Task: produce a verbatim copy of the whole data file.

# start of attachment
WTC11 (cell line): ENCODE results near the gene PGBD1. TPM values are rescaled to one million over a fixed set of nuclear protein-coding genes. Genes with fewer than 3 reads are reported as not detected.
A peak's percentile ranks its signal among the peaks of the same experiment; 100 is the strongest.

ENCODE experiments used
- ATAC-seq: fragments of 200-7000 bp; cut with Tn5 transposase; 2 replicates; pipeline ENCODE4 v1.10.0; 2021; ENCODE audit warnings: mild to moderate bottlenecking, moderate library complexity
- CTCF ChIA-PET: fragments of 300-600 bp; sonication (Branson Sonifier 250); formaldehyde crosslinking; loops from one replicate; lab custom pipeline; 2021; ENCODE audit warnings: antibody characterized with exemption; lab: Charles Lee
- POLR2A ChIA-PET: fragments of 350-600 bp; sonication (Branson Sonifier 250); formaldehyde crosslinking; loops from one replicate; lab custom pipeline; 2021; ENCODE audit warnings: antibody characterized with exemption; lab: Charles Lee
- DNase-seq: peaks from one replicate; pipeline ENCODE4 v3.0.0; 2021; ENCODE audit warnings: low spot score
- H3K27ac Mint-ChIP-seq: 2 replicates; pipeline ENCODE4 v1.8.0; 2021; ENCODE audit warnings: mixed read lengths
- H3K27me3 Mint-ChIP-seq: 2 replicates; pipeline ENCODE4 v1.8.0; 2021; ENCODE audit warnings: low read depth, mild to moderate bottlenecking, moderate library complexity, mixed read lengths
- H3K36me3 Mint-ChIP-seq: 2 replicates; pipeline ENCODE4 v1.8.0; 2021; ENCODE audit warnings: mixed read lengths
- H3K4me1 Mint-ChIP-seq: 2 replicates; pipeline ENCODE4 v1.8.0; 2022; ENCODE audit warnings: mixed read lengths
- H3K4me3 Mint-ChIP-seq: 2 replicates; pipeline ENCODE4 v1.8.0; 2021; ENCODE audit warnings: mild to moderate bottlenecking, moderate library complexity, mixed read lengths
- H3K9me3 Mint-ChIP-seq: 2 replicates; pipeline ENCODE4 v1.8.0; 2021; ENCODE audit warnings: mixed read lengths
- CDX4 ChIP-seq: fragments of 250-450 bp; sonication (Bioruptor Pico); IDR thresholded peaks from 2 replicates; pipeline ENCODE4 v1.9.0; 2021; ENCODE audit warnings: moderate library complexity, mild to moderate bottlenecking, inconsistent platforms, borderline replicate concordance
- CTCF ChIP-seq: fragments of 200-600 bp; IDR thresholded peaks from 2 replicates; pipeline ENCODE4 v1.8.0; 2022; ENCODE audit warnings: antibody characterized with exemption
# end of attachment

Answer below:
WTC11 (cell line): ENCODE results near the gene PGBD1. TPM values are rescaled to one million over a fixed set of nuclear protein-coding genes. Genes with fewer than 3 reads are reported as not detected.
A peak's percentile ranks its signal among the peaks of the same experiment; 100 is the strongest.

ENCODE experiments used
- ATAC-seq: fragments of 200-7000 bp; cut with Tn5 transposase; 2 replicates; pipeline ENCODE4 v1.10.0; 2021; ENCODE audit warnings: mild to moderate bottlenecking, moderate library complexity
- CTCF ChIA-PET: fragments of 300-600 bp; sonication (Branson Sonifier 250); formaldehyde crosslinking; loops from one replicate; lab custom pipeline; 2021; ENCODE audit warnings: antibody characterized with exemption; lab: Charles Lee
- POLR2A ChIA-PET: fragments of 350-600 bp; sonication (Branson Sonifier 250); formaldehyde crosslinking; loops from one replicate; lab custom pipeline; 2021; ENCODE audit warnings: antibody characterized with exemption; lab: Charles Lee
- DNase-seq: peaks from one replicate; pipeline ENCODE4 v3.0.0; 2021; ENCODE audit warnings: low spot score
- H3K27ac Mint-ChIP-seq: 2 replicates; pipeline ENCODE4 v1.8.0; 2021; ENCODE audit warnings: mixed read lengths
- H3K27me3 Mint-ChIP-seq: 2 replicates; pipeline ENCODE4 v1.8.0; 2021; ENCODE audit warnings: low read depth, mild to moderate bottlenecking, moderate library complexity, mixed read lengths
- H3K36me3 Mint-ChIP-seq: 2 replicates; pipeline ENCODE4 v1.8.0; 2021; ENCODE audit warnings: mixed read lengths
- H3K4me1 Mint-ChIP-seq: 2 replicates; pipeline ENCODE4 v1.8.0; 2022; ENCODE audit warnings: mixed read lengths
- H3K4me3 Mint-ChIP-seq: 2 replicates; pipeline ENCODE4 v1.8.0; 2021; ENCODE audit warnings: mild to moderate bottlenecking, moderate library complexity, mixed read lengths
- H3K9me3 Mint-ChIP-seq: 2 replicates; pipeline ENCODE4 v1.8.0; 2021; ENCODE audit warnings: mixed read lengths
- CDX4 ChIP-seq: fragments of 250-450 bp; sonication (Bioruptor Pico); IDR thresholded peaks from 2 replicates; pipeline ENCODE4 v1.9.0; 2021; ENCODE audit warnings: moderate library complexity, mild to moderate bottlenecking, inconsistent platforms, borderline replicate concordance
- CTCF ChIP-seq: fragments of 200-600 bp; IDR thresholded peaks from 2 replicates; pipeline ENCODE4 v1.8.0; 2022; ENCODE audit warnings: antibody characterized with exemption